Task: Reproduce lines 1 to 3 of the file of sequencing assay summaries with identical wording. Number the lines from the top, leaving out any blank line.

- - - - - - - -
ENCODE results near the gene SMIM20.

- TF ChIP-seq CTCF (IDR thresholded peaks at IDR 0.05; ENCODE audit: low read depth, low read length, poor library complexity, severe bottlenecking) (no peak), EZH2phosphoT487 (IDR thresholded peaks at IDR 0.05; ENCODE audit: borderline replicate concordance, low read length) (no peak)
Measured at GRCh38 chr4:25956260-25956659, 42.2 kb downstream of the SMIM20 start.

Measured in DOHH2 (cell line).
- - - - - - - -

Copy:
ENCODE results near the gene SMIM20.

- TF ChIP-seq CTCF (IDR thresholded peaks at IDR 0.05; ENCODE audit: low read depth, low read length, poor library complexity, severe bottlenecking) (no peak), EZH2phosphoT487 (IDR thresholded peaks at IDR 0.05; ENCODE audit: borderline replicate concordance, low read length) (no peak)
Measured at GRCh38 chr4:25956260-25956659, 42.2 kb downstream of the SMIM20 start.